But “the challenge [with] being one of the top recruiters in the industry is our percentage is a lot higher than the industry percentage,” he said. “So it’s hard to gain when you’re recruiting from a market that’s less diverse than your own market.”

Additionally, one important goal is to try to “make a societal difference,” so recruiting women and advisors of color from other firms “makes no difference” in terms of making the sector more diverse, Reilly explained.

When one firm’s diversity statistics go down but “yours goes up, that’s not the goal,” he added. “The goal is really to make a difference in society and you have to really help develop, bring up and nurture and train that talent. So we’ve shifted our focus after a lot of years of working hard now.”

Now Raymond James is developing much of the “talent from the bottom up and knowing it’s just going to take time,” he said.

Top 2022 Priorities

“Culturally,” Raymond James is trying to get everybody back and integrated into the office, Reilly noted, calling that one of its top two priorities this year. It’s been making good progress on that front, he said.

But a challenge, “as we bring people back, [is] finding that right balance of what works between remote and in-office work, he noted, adding: “We’ll learn that over time.”

Another top priority this year is enhancing the firm’s service level after a slight dip last year, he said. Despite advisors and others working from home, the firm’s service remained “very good, but it wasn’t what we would consider a top standard,” going to the “high 80s” in client satisfaction, the CEO said.

But service has improved in recent months as more Raymond James advisors and others returned to their offices, he said, adding: “We’re committed to be at that very top of service satisfaction. That’s part of our culture [and], already, since people are coming back” to their offices, satisfaction rates are “shooting way up again.”

After one quarter, “we’ve got half of it back and I think we’ll get the other half next quarter,” he predicted.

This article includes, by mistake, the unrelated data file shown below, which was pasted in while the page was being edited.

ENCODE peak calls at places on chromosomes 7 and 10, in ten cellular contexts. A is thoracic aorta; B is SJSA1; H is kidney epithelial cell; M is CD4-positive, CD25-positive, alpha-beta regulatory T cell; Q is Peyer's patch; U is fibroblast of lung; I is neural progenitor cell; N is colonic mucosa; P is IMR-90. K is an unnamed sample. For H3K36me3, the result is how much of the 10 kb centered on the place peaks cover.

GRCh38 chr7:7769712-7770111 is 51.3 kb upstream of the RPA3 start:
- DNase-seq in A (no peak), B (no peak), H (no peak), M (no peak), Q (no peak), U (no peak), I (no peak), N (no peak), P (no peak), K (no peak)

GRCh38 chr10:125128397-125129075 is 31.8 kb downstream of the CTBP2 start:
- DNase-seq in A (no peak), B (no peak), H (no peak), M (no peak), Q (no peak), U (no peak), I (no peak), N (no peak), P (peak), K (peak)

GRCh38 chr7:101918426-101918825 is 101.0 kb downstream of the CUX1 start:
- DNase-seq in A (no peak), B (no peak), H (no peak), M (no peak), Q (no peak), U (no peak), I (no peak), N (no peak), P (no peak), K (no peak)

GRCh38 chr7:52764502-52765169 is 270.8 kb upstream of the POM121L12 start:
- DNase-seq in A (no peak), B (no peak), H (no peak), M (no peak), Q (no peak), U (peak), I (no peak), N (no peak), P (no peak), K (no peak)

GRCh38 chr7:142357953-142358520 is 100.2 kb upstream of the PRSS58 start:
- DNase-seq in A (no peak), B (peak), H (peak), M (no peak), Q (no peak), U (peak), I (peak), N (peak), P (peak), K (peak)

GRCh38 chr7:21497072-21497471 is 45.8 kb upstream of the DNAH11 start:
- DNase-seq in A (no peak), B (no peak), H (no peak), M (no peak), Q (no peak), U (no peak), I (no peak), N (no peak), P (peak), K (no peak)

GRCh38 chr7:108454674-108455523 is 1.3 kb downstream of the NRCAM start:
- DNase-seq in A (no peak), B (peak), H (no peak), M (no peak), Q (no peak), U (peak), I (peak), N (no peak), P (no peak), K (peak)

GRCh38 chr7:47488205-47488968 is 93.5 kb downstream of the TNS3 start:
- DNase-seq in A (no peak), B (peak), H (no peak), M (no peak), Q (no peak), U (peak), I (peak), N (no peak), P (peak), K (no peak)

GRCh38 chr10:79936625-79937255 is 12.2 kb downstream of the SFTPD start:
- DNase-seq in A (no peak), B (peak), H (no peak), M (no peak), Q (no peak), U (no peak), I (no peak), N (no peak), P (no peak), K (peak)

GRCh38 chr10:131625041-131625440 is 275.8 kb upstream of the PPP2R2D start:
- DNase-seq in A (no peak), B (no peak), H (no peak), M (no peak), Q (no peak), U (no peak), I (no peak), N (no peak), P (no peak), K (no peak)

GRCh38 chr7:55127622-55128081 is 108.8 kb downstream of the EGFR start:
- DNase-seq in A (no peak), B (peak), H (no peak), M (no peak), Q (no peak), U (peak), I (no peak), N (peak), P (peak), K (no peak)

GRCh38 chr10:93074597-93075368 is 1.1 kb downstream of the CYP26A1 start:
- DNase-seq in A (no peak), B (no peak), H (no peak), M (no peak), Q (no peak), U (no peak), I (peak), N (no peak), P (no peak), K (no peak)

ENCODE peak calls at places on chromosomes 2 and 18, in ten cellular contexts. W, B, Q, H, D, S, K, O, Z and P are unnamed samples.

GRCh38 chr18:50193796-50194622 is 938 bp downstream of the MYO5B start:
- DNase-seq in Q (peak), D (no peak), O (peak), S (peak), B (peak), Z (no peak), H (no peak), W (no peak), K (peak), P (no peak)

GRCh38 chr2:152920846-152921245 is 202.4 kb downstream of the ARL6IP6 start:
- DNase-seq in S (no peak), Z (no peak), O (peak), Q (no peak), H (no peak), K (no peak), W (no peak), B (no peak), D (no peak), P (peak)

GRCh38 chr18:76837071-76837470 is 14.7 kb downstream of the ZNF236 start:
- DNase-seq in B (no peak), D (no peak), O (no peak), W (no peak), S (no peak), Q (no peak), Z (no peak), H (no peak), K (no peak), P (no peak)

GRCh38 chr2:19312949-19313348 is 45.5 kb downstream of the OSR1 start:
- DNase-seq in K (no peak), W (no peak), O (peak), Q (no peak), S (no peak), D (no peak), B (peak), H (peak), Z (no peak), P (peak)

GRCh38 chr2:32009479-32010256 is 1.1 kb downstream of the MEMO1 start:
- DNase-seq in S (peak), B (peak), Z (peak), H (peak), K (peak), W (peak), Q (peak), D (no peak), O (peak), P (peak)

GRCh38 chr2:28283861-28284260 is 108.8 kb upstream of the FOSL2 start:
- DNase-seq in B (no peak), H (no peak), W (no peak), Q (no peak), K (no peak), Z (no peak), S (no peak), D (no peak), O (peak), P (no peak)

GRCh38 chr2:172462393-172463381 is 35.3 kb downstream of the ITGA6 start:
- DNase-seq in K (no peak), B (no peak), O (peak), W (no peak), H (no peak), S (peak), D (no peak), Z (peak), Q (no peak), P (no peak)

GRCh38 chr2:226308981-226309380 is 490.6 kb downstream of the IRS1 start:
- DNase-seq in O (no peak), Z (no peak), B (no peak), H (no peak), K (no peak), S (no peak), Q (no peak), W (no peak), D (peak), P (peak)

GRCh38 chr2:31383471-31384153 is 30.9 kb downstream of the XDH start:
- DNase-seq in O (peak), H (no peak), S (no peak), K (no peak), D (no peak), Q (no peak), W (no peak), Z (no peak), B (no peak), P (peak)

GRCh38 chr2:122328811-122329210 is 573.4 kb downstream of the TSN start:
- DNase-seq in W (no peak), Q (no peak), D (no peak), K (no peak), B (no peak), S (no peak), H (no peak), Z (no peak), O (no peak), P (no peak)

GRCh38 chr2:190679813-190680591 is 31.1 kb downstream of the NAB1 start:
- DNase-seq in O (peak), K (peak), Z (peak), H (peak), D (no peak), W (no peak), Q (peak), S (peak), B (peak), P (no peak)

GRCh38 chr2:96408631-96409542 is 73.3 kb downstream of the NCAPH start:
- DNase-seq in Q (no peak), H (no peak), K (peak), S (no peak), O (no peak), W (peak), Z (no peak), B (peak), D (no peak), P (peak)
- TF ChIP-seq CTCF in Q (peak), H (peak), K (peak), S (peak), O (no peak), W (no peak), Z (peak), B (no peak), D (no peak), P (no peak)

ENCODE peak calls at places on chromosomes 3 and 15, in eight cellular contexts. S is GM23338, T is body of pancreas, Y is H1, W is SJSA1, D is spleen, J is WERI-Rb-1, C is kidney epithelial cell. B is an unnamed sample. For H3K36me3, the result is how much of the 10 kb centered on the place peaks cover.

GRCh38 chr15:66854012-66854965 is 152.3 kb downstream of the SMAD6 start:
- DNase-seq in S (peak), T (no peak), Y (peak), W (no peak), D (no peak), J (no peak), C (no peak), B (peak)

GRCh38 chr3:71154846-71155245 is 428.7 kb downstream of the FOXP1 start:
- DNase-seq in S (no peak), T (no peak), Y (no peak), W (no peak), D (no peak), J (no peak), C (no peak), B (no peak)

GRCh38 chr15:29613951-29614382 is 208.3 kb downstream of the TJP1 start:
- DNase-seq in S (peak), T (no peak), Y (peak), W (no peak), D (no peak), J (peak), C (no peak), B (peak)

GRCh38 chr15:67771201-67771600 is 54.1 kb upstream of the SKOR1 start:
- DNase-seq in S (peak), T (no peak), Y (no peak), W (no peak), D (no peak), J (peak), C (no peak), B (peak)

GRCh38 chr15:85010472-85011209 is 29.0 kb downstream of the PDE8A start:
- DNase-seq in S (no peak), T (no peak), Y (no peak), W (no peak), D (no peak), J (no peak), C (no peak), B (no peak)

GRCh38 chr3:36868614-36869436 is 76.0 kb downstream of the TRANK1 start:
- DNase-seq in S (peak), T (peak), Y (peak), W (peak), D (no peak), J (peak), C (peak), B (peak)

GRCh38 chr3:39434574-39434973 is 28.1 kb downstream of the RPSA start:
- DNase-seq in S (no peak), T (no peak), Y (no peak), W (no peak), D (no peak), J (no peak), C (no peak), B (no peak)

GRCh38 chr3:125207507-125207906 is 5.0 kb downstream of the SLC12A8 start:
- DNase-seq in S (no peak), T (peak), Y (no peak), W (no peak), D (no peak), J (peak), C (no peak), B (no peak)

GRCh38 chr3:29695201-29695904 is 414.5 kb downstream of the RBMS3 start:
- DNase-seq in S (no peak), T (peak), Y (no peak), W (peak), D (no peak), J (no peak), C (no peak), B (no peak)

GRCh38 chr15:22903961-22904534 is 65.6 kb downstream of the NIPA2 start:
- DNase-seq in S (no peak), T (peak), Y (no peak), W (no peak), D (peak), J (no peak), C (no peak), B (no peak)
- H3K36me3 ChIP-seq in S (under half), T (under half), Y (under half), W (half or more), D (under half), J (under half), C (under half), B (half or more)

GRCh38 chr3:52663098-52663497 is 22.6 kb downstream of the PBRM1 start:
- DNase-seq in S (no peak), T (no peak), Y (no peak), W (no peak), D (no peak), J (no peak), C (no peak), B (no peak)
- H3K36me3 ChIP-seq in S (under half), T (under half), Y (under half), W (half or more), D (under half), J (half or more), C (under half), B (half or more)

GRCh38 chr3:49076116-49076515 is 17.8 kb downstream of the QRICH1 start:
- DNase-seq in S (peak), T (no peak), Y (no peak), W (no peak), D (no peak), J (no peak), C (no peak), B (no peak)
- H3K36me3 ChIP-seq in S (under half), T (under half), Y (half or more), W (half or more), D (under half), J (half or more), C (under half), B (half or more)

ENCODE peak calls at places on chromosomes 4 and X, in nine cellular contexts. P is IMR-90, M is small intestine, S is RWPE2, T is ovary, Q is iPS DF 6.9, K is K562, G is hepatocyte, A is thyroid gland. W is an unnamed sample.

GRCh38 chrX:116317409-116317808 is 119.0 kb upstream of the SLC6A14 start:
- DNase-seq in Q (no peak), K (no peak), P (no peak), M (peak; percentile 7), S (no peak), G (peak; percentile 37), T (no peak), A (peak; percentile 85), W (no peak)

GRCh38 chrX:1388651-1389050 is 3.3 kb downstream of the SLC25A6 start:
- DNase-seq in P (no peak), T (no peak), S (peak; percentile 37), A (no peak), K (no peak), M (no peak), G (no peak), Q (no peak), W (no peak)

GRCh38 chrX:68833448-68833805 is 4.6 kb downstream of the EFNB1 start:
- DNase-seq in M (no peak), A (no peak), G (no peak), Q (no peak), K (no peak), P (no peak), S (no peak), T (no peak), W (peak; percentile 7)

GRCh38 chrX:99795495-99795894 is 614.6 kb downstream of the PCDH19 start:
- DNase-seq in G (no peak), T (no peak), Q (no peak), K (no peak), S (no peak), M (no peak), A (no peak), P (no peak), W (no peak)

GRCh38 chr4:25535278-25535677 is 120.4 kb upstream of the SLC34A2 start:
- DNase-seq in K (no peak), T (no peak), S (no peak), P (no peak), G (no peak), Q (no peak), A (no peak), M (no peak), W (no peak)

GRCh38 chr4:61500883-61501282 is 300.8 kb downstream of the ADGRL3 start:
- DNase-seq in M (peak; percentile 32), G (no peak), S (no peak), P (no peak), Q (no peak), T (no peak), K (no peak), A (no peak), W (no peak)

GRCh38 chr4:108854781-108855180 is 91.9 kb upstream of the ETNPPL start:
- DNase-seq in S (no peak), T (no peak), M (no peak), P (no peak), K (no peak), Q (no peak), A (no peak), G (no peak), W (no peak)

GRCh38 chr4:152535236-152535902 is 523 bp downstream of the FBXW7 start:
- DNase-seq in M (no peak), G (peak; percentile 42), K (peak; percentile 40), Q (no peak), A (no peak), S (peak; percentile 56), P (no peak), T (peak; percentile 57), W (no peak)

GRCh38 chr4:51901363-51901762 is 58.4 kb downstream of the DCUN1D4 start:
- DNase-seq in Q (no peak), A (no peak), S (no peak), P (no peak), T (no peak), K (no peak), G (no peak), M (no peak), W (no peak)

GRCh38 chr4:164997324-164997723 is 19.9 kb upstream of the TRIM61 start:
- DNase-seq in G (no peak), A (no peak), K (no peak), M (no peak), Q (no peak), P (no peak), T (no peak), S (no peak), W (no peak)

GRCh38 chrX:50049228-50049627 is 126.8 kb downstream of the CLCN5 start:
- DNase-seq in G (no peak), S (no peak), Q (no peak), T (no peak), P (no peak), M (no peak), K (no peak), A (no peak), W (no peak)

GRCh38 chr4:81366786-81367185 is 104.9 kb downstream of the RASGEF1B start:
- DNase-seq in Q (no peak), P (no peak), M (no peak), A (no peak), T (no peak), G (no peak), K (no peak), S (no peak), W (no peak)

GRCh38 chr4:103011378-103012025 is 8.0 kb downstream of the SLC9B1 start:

M&A Activity

“There’s been a renewed focus on wealth,” Reilly also said, pointing to growth especially in the independent RIA market. Part of the reason is that “capital and financing has been pretty cheap so there’s been a lot of roll-ups off that capital,” he said. But rising interest rates and capital costs “may slow that down,” he warned.

Meanwhile, “there aren’t a lot of private client group firms left in the market,” he said, explaining that, “for us, cultural fit is important” when it considers making an acquisition.

“We’re usually not very inquisitive,” he said, noting “we’re an organic grower” usually. Recent exceptions included its acquisition of Charles Stanley in the U.K. last year, which the CEO said “now puts us near the top 10 in the U.K. in the wealth advisors market.”

In 2016, Raymond James bought Alex.Brown. Integration has “gone great,” he said, noting the addition of that firm “helped us grow a broad ultra-high-net worth/high-net worth practice.” Raymond James already “had plenty of people and had more probably billionaire clients than they did but they had a high concentration of them,” he explained.

Asset, Other Updates

Private Client Group assets under administration increased 5% from a year ago and were $1.13 trillion as of April 30, which is down 6% from March 31, the company said late Tuesday.

Meanwhile PCG assets in fee-based accounts grew 8% from April 2021 to hit $638.3 billion, representing a decline of 6% from March; financial assets under management dipped 2% from a year ago to $181.9 billion, down 6% from March.

“While advisor retention and recruiting remained strong across our multiple affiliation options, client assets decreased compared to the preceding month primarily driven by declines in the equity markets,” according to Reilly.

(Pictured: CEO Paul Reilly at Raymond James Elevate 2022; Photo provided by Raymond James)